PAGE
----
Acknowledgment

      The authors gratefully acknowledge Ms. Monica Love for preparing this manuscript for publication, and Mr. Alhaji Buhari for statistical support.

      References

        • McTigue K.M.
        • Harris R.
        • Hemphill B.
        • et al.
        Screening and interventions for obesity in adults: summary of the evidence for the U.S..
        Ann Intern Med. 2003; 139: 933-949
        • National Institutes of Health Consensus Development Panel
        Gastrointestinal surgery for severe obesity: National Institutes of Health Consensus Development Conference Statement.
        Am J Clin Nutr. 1992; 55: 615S-619S
        • Hedley A.A.
        • Ogden C.L.
        • Johnson C.L.
        • Carroll M.D.
        • Curtin L.R.
        • Flegal K.M.
        Prevalence of overweight and obesity among US children, adolescents, and adults, 1999-2002.
        JAMA. 2004; 291: 2847-2850
        • Buchwald H.
        • Avidor Y.
        • Braunwald E.
        • et al.
        Bariatric surgery: a systematic review and meta-analysis.
        JAMA. 2004; 292: 1724-1737
        • Fernandez Jr, A.Z.
        • Demaria E.J.
        • Tichansky D.S.
        • et al.
        Multivariate analysis of risk factors for death following gastric bypass for treatment of morbid obesity.
        Ann Surg. 2004; 239: 698-703
        • Flum D.R.
        • Dellinger E.P.
        Impact of gastric bypass operation on survival: a population-based analysis.
        J Am Coll Surg. 2004; 199: 543-551
        • Mason E.E.
        • Renquist K.E.
        • Jiang D.
        Perioperative risks and safety of surgery for severe obesity.
        Am J Clin Nutr. 1992; 55: 573S-576S
        • The Longitudinal Assessment of Bariatric Surgery (LABS) Consortium
        Perioperative safety in the longitudinal assessment of bariatric surgery.
        N Engl J Med. 2009; 361: 445-454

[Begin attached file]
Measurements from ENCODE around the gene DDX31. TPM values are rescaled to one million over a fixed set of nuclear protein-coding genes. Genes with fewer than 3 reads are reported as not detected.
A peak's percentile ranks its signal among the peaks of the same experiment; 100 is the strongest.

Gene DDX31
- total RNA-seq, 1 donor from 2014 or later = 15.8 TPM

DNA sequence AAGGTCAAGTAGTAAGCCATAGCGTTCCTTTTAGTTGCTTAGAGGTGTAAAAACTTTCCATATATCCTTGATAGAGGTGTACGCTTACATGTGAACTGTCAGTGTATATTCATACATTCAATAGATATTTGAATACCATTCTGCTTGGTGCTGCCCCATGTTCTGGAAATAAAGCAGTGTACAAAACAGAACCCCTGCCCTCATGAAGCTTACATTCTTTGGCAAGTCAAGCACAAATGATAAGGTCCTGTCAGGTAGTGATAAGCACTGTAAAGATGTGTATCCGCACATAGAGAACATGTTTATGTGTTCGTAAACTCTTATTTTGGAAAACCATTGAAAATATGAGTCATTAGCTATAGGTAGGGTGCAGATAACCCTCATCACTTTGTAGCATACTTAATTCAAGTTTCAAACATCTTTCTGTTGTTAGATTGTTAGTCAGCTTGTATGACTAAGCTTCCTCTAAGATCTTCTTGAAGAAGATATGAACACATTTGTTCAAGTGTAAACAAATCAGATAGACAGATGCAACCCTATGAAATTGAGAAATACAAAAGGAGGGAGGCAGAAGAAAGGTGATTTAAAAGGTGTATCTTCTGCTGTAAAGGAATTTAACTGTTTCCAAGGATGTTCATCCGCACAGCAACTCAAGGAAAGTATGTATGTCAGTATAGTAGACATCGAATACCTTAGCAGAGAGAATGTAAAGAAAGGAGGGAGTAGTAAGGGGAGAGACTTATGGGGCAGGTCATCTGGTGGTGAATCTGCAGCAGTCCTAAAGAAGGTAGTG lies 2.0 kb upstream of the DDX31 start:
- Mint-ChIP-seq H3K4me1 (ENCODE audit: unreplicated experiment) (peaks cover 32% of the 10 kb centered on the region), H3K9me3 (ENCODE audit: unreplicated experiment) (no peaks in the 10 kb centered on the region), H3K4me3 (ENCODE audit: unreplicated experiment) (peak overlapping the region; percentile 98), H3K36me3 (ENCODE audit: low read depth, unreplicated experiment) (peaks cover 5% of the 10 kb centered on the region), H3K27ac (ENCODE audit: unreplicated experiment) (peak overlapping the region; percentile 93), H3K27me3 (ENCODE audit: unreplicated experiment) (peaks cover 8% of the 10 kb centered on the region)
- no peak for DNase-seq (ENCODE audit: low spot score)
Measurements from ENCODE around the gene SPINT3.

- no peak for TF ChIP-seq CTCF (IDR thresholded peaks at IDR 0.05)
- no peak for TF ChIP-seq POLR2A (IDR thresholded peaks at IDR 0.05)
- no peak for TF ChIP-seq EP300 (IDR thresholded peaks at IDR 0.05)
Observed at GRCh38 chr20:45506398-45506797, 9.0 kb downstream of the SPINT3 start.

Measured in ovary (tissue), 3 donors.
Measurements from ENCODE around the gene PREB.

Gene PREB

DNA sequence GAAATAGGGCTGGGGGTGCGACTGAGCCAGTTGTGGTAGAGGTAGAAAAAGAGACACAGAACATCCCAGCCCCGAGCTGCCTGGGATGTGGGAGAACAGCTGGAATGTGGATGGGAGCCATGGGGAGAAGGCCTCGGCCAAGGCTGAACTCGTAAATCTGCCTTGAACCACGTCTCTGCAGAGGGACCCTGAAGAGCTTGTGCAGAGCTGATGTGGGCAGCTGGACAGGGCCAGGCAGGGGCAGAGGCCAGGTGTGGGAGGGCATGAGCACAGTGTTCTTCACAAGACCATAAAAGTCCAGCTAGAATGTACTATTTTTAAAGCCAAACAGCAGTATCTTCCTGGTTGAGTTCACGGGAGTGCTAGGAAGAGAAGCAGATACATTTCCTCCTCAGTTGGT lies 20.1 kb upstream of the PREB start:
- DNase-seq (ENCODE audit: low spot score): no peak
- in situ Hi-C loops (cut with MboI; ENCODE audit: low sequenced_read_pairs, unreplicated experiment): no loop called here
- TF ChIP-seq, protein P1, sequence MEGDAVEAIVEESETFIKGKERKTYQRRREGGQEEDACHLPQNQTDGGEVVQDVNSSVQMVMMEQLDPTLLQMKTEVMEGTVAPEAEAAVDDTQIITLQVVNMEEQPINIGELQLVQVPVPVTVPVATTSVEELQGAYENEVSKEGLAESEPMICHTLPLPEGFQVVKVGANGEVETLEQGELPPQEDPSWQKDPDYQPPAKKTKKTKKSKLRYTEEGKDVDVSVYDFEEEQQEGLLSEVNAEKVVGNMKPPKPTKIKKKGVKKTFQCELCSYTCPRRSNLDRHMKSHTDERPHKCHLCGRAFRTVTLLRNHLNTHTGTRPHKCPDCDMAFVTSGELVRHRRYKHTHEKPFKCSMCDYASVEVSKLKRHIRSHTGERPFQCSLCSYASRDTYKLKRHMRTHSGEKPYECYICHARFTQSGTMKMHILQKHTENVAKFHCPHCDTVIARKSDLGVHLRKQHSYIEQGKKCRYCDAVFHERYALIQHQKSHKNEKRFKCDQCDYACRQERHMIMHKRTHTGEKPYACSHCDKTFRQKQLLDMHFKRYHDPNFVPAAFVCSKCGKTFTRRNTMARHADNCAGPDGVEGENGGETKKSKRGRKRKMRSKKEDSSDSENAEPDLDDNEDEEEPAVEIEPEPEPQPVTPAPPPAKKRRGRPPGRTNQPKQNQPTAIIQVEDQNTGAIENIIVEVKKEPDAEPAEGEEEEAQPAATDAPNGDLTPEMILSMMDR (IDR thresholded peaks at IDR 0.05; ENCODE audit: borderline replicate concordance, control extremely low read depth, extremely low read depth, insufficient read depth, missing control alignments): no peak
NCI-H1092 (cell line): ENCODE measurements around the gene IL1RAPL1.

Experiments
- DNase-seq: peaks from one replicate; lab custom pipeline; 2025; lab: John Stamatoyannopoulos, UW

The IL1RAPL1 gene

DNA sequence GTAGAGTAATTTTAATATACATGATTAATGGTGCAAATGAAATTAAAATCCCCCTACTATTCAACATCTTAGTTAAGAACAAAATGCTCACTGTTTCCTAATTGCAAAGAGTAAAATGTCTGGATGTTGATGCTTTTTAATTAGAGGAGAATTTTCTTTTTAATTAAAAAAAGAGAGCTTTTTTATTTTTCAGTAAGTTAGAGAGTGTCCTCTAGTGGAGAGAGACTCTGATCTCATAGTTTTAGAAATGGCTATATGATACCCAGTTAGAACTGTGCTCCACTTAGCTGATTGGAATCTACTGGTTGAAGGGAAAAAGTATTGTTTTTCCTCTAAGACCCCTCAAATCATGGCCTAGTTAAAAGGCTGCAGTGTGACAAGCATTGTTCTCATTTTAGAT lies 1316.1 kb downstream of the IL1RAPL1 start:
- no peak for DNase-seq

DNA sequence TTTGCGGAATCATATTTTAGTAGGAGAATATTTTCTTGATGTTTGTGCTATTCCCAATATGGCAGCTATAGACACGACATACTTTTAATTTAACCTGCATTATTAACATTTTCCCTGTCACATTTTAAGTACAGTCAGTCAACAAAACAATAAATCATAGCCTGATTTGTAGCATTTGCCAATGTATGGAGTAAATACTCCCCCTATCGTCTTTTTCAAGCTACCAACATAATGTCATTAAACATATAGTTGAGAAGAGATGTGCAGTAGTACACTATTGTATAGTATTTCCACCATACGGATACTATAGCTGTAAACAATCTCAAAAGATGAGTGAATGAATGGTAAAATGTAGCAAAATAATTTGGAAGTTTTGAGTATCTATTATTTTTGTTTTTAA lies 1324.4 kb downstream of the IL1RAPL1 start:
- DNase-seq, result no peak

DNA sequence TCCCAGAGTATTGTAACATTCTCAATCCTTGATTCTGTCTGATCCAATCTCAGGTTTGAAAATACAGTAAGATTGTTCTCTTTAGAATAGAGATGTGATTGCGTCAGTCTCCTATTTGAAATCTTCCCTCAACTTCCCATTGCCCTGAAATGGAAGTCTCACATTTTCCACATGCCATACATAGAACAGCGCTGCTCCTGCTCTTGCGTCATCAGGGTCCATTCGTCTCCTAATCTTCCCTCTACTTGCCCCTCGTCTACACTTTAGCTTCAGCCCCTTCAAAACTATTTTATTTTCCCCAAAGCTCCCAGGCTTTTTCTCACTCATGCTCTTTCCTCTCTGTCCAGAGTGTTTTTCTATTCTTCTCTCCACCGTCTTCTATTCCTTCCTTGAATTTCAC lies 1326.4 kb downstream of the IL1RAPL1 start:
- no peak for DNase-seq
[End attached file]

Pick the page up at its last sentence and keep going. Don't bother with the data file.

• Flum D.R.
        • Belle S.H.
        • King W.C.
        • et al.
        Perioperative safety in the longitudinal assessment of bariatric surgery.
        N Engl J Med. 2009; 361: 445-454
        • Buchwald H.
        • Estok R.
        • Fahrbach K.
        • Banel D.
        • Sledge I.
        Trends in mortality in bariatric surgery: a systematic review and meta-analysis.
        Surgery. 2007; 142: 621-635
        • Adams T.D.
        • Gress R.E.
        • Smith S.C.
        • et al.
        Long-term mortality after gastric bypass surgery.
        N Engl J Med. 2007; 357: 753-761
        • Flum D.R.
        • Salem L.
        • Elrod J.A.
        • Dellinger E.P.
        • Cheadle A.
        • Chan L.
        Early mortality among Medicare beneficiaries undergoing bariatric surgical procedures.
        JAMA. 2005; 294: 1903-1908
        • Goldfeder L.
        • Ren C.
        • Gill J.
        Fatal complications of bariatric surgery.
        Obes Surg. 2006; 16: 1050-1056
        • Gould J.C.
        • Garren M.J.
        • Boll V.
        • Starling J.R.
        Laparoscopic gastric bypass: risks vs. benefits up to two years following surgery in super-super obese patients.
        Surgery. 2006; 140: 524-531
        • Kushner R.F.
        • Noble C.A.
        Long-term outcome of bariatric surgery: an interim analysis.
        Mayo Clinic Proc. 2006; 81: S46-S51
        • Omalu B.I.
        • Ives D.G.
        • Buhari A.M.
        • et al.
        Death rates and causes of death after bariatric surgery for Pennsylvania residents, 1995 to 2004.
        Arch Surg. 2007; 142: 923-929
        • Poulose B.K.
        • Griffin M.R.
        • Moore D.E.
        • et al.
        Risk factors for post-operative mortality in bariatric surgery.
        J Surg Res. 2005; 127: 1-7
        • Sjostrom L.
        • Narbro K.
        • Sjostrom C.D.
        • et al.
        Effects of bariatric surgery on mortality in Swedish obese subjects.
        N Engl J Med. 2007; 357: 741-752
        • Zhang W.
        • Mason E.
        • Renquist K.
        • Zimmerman M.
        • IBSR Contributors
        Factors influencing survival following surgical treatment of obesity.
        Obes Surg. 2005; 15: 43-50
        • Mitchell J.
        • Lancaster K.
        • Burgard M.
        • et al.
        Long-term follow-up of patients' status after gastric bypass.
        Obes Surg. 2001; 11: 464-468
        • Pories W.J.
        • Swanson M.S.
        • MacDonald K.G.
        • et al.
        Who would have thought it?.
        Ann Surg. 1995; 222: 339-352